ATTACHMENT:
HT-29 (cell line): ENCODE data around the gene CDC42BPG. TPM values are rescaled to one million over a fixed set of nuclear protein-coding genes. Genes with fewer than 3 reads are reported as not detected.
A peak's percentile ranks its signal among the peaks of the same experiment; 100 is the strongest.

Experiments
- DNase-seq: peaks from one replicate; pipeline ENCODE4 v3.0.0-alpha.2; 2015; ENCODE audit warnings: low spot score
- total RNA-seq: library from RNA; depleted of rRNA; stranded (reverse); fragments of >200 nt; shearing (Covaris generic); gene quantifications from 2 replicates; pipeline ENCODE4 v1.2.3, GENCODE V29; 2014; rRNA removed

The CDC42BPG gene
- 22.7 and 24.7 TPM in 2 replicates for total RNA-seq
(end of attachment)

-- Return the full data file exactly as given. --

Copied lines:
HT-29 (cell line): ENCODE data around the gene CDC42BPG. TPM values are rescaled to one million over a fixed set of nuclear protein-coding genes. Genes with fewer than 3 reads are reported as not detected.
A peak's percentile ranks its signal among the peaks of the same experiment; 100 is the strongest.

Experiments
- DNase-seq: peaks from one replicate; pipeline ENCODE4 v3.0.0-alpha.2; 2015; ENCODE audit warnings: low spot score
- total RNA-seq: library from RNA; depleted of rRNA; stranded (reverse); fragments of >200 nt; shearing (Covaris generic); gene quantifications from 2 replicates; pipeline ENCODE4 v1.2.3, GENCODE V29; 2014; rRNA removed

The CDC42BPG gene
- 22.7 and 24.7 TPM in 2 replicates for total RNA-seq